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Honor Band Z1 review: Jack of some trades, master of none

Our Rating :

The Honor Band is neither the prettiest nor the most functional fitness tracker – so who’s it for?


Pedometer: Yes, Heart-rate monitor: No, Display size: 1.06in, Resolution: 128×128, OS support: Android 4.4+, iOS 7.0+, Battery life: 3 days

Dedicated pedometers are in trouble at the moment. They’re under fire from phones doing the same job passably and smartwatches doing it well. It all makes the concept of having a dedicated fitness tracker seem a bit pointless. It’s just another accessory to keep charged… and where the hell did I leave that proprietary charger anyway?

So, they’re in a race to do things that phones can’t or won’t: sleep tracking, heart rate monitoring or just showing the time on your wrist. You know, like a watch. Some, such as the Asus VivoWatch do the whole sort-of-smartwatch thing quite well, but the Honor Band just leaves me scratching my head and wondering who it’s aimed at. It’s fine, but it just doesn’t really excel at anything at all.

Here’s our favourite fitness trackers and smartwatches today

Honor Band Z1 review: Appearance

At first glance, the Honor Band is an attractive thing. I have a soft spot for round watch faces, and the stainless steel rim looks good. There are no buttons, and nothing to distract from its appealing, diminutive shape. Weighing in at just 25g and with a 1.06in touchscreen, this makes most smartwatches feel positively obese.

There’s nothing to distract, except for a fairly ugly rubber strap. There doesn’t seem to be any obvious way of changing it, either. Honor has at least tried to make it look a little nicer with a faint criss-cross pattern embossed into it, but it still looks rather tacky compared to the watch face itself.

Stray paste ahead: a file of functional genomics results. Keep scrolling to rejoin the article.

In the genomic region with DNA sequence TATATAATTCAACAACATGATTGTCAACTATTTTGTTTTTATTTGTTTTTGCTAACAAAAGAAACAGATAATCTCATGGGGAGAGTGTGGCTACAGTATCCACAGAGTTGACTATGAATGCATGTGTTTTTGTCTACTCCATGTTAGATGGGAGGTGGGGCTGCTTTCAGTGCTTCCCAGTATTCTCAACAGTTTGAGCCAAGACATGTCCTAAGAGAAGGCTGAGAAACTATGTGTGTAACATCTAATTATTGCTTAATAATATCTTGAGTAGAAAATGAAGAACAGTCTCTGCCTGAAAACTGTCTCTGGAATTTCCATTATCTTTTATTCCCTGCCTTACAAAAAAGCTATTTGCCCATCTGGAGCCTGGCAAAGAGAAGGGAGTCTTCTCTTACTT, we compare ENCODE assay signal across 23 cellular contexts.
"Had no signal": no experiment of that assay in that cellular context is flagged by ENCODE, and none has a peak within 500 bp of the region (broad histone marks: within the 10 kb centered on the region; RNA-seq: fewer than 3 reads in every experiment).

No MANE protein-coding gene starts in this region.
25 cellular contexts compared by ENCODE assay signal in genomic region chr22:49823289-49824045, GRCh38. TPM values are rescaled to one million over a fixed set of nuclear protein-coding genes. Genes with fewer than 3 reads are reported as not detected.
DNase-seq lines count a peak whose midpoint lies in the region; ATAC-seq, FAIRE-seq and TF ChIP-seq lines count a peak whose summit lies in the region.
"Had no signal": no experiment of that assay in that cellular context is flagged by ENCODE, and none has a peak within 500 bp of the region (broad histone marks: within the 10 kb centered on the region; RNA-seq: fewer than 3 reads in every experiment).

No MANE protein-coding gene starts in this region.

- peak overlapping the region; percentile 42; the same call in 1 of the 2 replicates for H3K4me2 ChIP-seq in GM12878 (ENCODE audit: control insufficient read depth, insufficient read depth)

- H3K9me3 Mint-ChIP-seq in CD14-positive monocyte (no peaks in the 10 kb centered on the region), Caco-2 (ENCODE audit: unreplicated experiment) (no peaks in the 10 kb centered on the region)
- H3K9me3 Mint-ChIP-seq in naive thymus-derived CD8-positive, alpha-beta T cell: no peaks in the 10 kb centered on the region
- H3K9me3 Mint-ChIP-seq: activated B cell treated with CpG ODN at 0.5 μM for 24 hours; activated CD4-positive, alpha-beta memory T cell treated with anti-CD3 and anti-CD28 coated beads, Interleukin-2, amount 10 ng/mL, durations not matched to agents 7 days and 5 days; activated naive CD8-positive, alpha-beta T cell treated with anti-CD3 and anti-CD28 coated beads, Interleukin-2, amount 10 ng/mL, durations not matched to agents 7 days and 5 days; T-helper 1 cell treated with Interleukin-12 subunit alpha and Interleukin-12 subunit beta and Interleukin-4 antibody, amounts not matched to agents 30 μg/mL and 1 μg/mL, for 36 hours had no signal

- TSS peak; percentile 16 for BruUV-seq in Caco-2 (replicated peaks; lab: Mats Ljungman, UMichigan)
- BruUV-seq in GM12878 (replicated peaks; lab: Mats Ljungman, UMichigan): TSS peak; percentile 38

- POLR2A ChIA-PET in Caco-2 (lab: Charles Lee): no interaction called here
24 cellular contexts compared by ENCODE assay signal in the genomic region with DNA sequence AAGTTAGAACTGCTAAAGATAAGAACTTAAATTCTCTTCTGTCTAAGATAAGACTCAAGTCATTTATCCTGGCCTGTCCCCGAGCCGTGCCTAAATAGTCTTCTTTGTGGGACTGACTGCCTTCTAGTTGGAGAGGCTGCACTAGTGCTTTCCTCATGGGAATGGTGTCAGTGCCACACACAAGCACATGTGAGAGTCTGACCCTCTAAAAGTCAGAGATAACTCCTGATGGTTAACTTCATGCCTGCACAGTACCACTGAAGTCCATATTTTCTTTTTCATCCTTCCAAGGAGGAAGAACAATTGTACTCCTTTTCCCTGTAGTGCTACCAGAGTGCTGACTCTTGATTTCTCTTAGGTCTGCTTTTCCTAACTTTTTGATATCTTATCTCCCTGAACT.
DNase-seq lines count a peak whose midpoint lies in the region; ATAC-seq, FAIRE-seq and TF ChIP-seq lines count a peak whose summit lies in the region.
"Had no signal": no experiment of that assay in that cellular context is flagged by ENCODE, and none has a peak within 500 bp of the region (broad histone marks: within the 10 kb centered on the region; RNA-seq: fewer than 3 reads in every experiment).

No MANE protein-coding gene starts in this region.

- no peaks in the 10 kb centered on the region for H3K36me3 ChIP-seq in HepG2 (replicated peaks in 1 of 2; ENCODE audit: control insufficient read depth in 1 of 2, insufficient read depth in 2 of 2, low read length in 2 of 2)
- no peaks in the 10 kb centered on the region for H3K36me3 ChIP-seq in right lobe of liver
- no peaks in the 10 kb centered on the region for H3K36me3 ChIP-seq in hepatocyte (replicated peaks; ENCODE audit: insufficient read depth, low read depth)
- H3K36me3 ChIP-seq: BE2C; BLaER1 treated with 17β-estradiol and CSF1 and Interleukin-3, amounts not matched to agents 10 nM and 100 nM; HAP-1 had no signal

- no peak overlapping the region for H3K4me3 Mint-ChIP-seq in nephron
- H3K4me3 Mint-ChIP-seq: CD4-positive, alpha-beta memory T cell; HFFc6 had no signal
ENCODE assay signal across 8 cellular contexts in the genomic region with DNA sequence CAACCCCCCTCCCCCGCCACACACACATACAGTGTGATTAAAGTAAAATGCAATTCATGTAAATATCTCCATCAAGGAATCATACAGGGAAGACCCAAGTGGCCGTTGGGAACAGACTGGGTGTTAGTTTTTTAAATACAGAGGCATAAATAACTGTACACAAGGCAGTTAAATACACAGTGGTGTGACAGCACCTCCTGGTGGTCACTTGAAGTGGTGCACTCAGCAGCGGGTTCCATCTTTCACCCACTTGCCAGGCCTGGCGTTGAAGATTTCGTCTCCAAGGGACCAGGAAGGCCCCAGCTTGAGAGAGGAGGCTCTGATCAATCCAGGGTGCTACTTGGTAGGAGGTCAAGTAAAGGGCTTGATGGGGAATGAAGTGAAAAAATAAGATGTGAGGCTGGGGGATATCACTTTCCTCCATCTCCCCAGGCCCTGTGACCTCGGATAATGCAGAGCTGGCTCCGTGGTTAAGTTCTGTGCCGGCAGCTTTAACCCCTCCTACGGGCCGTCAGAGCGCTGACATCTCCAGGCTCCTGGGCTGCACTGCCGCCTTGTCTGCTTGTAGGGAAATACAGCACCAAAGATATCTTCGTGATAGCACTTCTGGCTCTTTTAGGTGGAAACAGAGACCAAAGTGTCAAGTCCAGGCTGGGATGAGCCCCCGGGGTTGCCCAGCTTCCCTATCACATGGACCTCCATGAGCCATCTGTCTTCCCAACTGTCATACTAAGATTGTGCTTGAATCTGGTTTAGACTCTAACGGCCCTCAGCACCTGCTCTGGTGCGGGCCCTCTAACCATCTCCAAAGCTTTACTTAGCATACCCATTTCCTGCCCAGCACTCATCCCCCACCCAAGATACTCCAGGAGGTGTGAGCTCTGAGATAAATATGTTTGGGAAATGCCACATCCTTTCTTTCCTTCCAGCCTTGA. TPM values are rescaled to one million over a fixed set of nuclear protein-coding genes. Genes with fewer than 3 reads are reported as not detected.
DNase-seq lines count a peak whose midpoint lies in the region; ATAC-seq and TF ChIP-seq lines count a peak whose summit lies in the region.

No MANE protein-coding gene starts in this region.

This feeling is only confirmed when the screen springs to life. Rather than the crisp and clear faces that appear in the press shots, the monochrome P-OLED here is considerably more pixelated, giving it more in common with the first-generation Pebbles than the latest Android Wear beauties.

Of course, there are perfectly good battery-shaped reasons for this, but it does detract from the luxurious feel they’re pitching at. Plus, the press shots mislead here again. The watch faces on Honor’s website clearly extend further out than on the real product, where the designs are held in place by an ugly black box. The round screen, in other words, is just a small square screen in a round frame – and an obvious one at that.

This may seem overly critical, but Honor is marketing this as a beautiful, minimalist product, but upon the slightest inspection the illusion crumbles. In the few days I wore it, the stainless steel rim showed signs of picking up faint but noticeable scratches.

Honor Band Z1 review: Features

In terms of features, the Honor Band performs better. The pedometer tracks steps subtly in the background, and you don’t need to switch on any kind of fitness mode for it to notice you’ve broken into a run. Just as well, as I found bringing the screen to life an inconsistent process.

It’s a touchscreen so, in theory, a jab of the screen should activate it, as should shaking the arm. Neither worked consistently, and it’s times like these when a button would be really handy, even if it meant compromising the purity of the design. On the plus side, once recognised, the touch gestures work extremely well, even through a pair of gloves that my phone’s touch screen refused to recognise.

The passive measurements extend to sleep tracking and buzzing whenever you’re sat still for too long. It can also set off a silent alarm on your wrist so that only you – and not your partner – are disturbed by your selfish need to get out of bed.

It dabbles with smartwatch functionality, but never really gets going. If you have a phone call, your wrist will buzz with the phone number dialling in, but no text messages or emails appeared on the screen, despite claims that they would. On the plus side, the band’s waterproof credentials extend beyond just running in the rain, and there’s no need to take it off when you step into the shower.

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